Just “Desserts” in a Delicious Comedy
Playwright Collen Curran first wrote Cakewalk for the Blyth Festival in 1984. Then it made the rounds of area theatres, and I was fortunate enough to see it in 1985 at the old Victoria Playhouse in Petrolia. So it was interesting to see its return 35 years later.
I was concerned that the comedy would not have withstood the test of time. Let’s face it; TV sitcoms like Three’s Company or Who’s the Boss, so popular in 1984, just don’t seem as funny in 2019.
But, no worries! The hilarious comedy in Cakewalk still stands. Curran can take pride in the fact that her story has that necessary element of truth in it that makes the comedy timeless. Her characters are recognizable and genuinely funny without being caricatures. The laughs come one on top of the next in the witty dialogue. Credit goes to director Kelli Fox for ensuring the comedic timing is spot on, and no laughs are missed. (Interesting tidbit: Kelli is the sister of famous Canadian actor Michael J. Fox.)
Set in 1984 in small town Canada, Cakewalk tells the story of Canada Day celebrations which include a cake contest. Participants bring their best home-baked cakes, and parade through the fairgrounds for all to see them, then they are judged later. The grand prize is big – a trip to Paris – so competitors are keen. A young nun/schoolteacher is entering her cake in hopes of winning the trip for one of the Sisters in her order. Her best friend who owns a café is also competing, presumably to draw attention to her business. A mother is exhibiting her daughter’s wedding cake, in her effort to get a little attention for herself, much to the dizzy daughter’s chagrin. Then there’s a stumbling young man, eager to venture into the women’s domain. But to everyone’s dismay, they come up against Ruby, the scout master who has also entered the contest and gone overboard on ensuring everyone else sticks to every minuscule detail of the rules. The comedy is created in the clash of characters.
Rachel Jones, new to the Blyth roster, is wonderful as the nun. She shows the young women’s confident exterior, but still lets the audience know her character is filled with doubts on the inside. Catherine Fitch, a Blyth favourite, is a perfect foil for Jones’ sweet and kindly nun. Fitch hilariously portrays the rather nasty rule enforcer, who is constantly seeking ways to stir up trouble. Rebecca Auerbach, also popular with Blyth audiences, creates laughter as the baseball-playing café owner.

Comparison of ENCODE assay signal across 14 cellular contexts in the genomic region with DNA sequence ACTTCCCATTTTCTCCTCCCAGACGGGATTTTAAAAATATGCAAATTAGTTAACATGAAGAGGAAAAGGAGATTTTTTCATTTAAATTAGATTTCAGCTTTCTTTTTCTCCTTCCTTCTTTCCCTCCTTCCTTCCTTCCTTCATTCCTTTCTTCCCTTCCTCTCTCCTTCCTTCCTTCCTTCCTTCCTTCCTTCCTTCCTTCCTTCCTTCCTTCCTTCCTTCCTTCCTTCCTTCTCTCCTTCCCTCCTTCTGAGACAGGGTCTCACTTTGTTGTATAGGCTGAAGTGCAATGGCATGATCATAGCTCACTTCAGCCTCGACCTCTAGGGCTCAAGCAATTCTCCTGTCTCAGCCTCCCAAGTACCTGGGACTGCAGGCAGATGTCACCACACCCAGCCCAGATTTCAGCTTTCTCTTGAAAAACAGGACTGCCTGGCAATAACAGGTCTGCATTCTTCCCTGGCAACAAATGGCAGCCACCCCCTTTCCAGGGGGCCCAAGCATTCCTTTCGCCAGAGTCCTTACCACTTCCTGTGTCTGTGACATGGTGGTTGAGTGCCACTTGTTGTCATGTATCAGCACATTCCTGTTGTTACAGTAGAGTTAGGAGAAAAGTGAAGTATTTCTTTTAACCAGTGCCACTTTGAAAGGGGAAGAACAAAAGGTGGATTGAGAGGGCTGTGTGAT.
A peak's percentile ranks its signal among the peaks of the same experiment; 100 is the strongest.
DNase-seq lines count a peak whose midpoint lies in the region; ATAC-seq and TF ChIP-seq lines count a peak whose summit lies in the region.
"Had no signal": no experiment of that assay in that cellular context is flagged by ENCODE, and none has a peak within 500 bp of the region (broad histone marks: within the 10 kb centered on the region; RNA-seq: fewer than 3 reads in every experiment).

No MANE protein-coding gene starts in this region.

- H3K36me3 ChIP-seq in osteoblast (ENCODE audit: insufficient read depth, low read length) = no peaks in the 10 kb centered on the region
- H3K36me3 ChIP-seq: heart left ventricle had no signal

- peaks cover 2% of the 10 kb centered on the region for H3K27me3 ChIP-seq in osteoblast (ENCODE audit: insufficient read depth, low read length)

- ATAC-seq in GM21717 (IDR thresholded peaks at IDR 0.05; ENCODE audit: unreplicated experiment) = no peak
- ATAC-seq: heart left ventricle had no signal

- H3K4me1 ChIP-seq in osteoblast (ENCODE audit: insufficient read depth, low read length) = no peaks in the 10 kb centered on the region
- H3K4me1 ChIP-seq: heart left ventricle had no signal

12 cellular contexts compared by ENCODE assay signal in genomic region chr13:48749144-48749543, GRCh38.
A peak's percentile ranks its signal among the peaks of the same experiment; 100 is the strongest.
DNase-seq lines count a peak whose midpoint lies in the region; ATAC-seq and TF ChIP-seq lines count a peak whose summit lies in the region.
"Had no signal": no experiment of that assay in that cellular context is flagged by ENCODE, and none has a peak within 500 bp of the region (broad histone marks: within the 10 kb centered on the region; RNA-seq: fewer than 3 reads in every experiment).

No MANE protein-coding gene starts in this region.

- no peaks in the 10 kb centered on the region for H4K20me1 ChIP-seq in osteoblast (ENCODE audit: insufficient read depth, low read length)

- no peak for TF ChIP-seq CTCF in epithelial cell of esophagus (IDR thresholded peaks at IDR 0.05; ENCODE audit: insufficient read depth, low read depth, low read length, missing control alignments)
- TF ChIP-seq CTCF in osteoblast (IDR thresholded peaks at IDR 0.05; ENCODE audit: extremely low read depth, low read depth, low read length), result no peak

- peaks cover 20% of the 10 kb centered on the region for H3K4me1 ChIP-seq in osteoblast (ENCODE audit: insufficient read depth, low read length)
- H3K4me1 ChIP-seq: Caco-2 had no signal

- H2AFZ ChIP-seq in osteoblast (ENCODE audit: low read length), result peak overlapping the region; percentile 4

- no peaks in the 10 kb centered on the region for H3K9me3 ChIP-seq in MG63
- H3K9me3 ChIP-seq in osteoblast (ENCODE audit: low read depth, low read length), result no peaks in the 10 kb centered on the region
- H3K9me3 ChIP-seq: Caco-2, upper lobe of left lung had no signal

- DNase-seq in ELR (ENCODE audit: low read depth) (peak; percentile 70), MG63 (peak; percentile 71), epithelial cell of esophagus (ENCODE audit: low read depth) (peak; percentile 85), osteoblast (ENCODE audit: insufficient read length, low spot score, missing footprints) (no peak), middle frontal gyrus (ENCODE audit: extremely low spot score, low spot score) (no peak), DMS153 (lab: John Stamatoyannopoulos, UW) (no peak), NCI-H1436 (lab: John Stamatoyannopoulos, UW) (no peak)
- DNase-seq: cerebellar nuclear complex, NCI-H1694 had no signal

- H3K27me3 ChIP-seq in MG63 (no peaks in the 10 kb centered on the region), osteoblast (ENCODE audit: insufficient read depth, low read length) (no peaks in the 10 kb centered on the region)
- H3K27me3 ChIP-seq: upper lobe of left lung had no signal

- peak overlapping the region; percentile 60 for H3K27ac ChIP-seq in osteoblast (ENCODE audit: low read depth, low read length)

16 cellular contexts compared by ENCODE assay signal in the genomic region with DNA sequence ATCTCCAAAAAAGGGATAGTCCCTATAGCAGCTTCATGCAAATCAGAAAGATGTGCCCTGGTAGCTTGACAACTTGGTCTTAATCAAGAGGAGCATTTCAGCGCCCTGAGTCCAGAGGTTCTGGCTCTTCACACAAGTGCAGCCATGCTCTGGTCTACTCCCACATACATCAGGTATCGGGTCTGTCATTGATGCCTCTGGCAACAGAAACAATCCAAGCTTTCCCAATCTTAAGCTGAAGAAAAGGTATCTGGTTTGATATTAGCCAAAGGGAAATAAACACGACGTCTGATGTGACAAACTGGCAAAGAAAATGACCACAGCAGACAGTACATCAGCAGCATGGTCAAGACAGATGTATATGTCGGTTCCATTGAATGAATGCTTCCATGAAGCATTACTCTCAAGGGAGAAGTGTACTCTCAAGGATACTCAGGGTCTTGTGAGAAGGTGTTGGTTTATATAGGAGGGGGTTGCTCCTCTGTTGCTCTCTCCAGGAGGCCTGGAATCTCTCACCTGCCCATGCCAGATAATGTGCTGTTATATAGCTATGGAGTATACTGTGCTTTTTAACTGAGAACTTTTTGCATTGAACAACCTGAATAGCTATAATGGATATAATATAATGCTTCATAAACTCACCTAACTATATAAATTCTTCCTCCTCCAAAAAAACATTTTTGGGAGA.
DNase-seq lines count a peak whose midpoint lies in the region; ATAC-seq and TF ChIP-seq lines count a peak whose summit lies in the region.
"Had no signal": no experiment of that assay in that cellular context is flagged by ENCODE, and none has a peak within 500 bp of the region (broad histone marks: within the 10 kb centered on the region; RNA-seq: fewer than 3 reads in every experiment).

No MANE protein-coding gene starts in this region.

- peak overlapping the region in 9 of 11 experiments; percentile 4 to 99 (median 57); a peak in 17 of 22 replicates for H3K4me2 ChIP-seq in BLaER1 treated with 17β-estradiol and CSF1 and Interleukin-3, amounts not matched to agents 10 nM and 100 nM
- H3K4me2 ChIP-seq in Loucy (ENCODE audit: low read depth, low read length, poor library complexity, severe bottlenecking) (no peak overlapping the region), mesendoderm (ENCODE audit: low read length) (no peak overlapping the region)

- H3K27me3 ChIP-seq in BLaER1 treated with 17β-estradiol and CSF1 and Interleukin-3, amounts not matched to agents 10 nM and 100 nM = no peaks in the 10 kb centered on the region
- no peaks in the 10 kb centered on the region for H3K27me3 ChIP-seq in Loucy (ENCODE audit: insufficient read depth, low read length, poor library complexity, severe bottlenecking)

Lucy Hill is a hilarious tennis player and bride-to-be, while Caroline Gillis is her mother who just wants some recognition. Nathan Howe excels at physical comedy, playing the archeologist who trips over his own feet. Another cast member is listed, Robert King, who we hear but never see.
Curran says that she didn’t know that the term cakewalk meant an easy win. She just wanted to write a funny play about a small-town baking competition. Yet the joke is in the title – it wasn’t an easy win for anyone. Each character comes to a personal realization during the cakewalk. But you’ll have to come to the Blyth Festival to see who takes the cake in the laugh-out-loud funny Cakewalk.
Cakewalk continues in repertory at the Blyth Festival until August 10. Call 519-523-9300 / 1-877-862-5984 or go to www.blythfestival.com for tickets.
Photo: Caroline Gillis, Rachel Jones, Nathan Howe, Catherine Fitch, Lucy Hill, with Rebecca Auerbach in front. Photo by Terry Manzo.
By Colleen Curran
Directed by Kelli Fox
Performed by Rebecca Auerbach, Catherine Fitch, Caroline Gillis, Lucy Hill, Nathan Howe, Rachel Jones, Robert King.
Blyth Festival, Blyth
June 26 to August 10, 2019
Reviewed by Mary Alderson